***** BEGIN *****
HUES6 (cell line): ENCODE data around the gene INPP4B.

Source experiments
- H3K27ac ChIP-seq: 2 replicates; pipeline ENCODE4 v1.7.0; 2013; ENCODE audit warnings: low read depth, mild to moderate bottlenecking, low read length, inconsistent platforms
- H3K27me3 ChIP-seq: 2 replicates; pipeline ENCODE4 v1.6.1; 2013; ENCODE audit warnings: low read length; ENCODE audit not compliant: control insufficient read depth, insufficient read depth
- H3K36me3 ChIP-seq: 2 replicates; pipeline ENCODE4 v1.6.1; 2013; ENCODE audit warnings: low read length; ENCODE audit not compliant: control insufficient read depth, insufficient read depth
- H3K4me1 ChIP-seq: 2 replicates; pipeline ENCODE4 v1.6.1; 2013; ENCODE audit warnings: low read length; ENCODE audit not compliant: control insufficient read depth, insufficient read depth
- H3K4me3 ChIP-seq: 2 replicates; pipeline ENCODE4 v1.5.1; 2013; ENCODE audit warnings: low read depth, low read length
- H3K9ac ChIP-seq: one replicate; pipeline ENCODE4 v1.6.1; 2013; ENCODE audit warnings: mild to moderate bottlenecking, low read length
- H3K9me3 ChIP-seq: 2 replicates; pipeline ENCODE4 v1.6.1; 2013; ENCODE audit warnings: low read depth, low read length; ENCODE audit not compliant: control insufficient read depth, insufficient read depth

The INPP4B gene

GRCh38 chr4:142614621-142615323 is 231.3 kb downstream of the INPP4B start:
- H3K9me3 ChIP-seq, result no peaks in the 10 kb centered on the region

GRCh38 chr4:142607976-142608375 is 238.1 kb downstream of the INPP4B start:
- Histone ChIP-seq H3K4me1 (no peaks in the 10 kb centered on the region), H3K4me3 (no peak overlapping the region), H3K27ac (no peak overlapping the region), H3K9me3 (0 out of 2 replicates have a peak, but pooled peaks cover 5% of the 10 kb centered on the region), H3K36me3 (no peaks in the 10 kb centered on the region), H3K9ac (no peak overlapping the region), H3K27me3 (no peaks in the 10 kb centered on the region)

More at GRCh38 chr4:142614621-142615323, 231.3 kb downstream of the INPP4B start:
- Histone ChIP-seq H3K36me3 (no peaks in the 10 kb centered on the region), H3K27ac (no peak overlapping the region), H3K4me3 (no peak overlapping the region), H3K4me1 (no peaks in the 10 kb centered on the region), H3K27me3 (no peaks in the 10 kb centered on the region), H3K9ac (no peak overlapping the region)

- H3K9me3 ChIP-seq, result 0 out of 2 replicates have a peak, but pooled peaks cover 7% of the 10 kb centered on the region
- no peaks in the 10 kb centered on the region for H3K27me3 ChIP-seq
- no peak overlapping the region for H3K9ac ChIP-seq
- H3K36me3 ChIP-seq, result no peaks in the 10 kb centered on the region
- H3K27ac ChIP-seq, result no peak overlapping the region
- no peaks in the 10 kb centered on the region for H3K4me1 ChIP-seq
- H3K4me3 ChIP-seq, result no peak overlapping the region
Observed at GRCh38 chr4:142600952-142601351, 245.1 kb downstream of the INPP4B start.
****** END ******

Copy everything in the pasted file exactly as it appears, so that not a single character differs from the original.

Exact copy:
HUES6 (cell line): ENCODE data around the gene INPP4B.

Source experiments
- H3K27ac ChIP-seq: 2 replicates; pipeline ENCODE4 v1.7.0; 2013; ENCODE audit warnings: low read depth, mild to moderate bottlenecking, low read length, inconsistent platforms
- H3K27me3 ChIP-seq: 2 replicates; pipeline ENCODE4 v1.6.1; 2013; ENCODE audit warnings: low read length; ENCODE audit not compliant: control insufficient read depth, insufficient read depth
- H3K36me3 ChIP-seq: 2 replicates; pipeline ENCODE4 v1.6.1; 2013; ENCODE audit warnings: low read length; ENCODE audit not compliant: control insufficient read depth, insufficient read depth
- H3K4me1 ChIP-seq: 2 replicates; pipeline ENCODE4 v1.6.1; 2013; ENCODE audit warnings: low read length; ENCODE audit not compliant: control insufficient read depth, insufficient read depth
- H3K4me3 ChIP-seq: 2 replicates; pipeline ENCODE4 v1.5.1; 2013; ENCODE audit warnings: low read depth, low read length
- H3K9ac ChIP-seq: one replicate; pipeline ENCODE4 v1.6.1; 2013; ENCODE audit warnings: mild to moderate bottlenecking, low read length
- H3K9me3 ChIP-seq: 2 replicates; pipeline ENCODE4 v1.6.1; 2013; ENCODE audit warnings: low read depth, low read length; ENCODE audit not compliant: control insufficient read depth, insufficient read depth

The INPP4B gene

GRCh38 chr4:142614621-142615323 is 231.3 kb downstream of the INPP4B start:
- H3K9me3 ChIP-seq, result no peaks in the 10 kb centered on the region

GRCh38 chr4:142607976-142608375 is 238.1 kb downstream of the INPP4B start:
- Histone ChIP-seq H3K4me1 (no peaks in the 10 kb centered on the region), H3K4me3 (no peak overlapping the region), H3K27ac (no peak overlapping the region), H3K9me3 (0 out of 2 replicates have a peak, but pooled peaks cover 5% of the 10 kb centered on the region), H3K36me3 (no peaks in the 10 kb centered on the region), H3K9ac (no peak overlapping the region), H3K27me3 (no peaks in the 10 kb centered on the region)

More at GRCh38 chr4:142614621-142615323, 231.3 kb downstream of the INPP4B start:
- Histone ChIP-seq H3K36me3 (no peaks in the 10 kb centered on the region), H3K27ac (no peak overlapping the region), H3K4me3 (no peak overlapping the region), H3K4me1 (no peaks in the 10 kb centered on the region), H3K27me3 (no peaks in the 10 kb centered on the region), H3K9ac (no peak overlapping the region)

- H3K9me3 ChIP-seq, result 0 out of 2 replicates have a peak, but pooled peaks cover 7% of the 10 kb centered on the region
- no peaks in the 10 kb centered on the region for H3K27me3 ChIP-seq
- no peak overlapping the region for H3K9ac ChIP-seq
- H3K36me3 ChIP-seq, result no peaks in the 10 kb centered on the region
- H3K27ac ChIP-seq, result no peak overlapping the region
- no peaks in the 10 kb centered on the region for H3K4me1 ChIP-seq
- H3K4me3 ChIP-seq, result no peak overlapping the region
Observed at GRCh38 chr4:142600952-142601351, 245.1 kb downstream of the INPP4B start.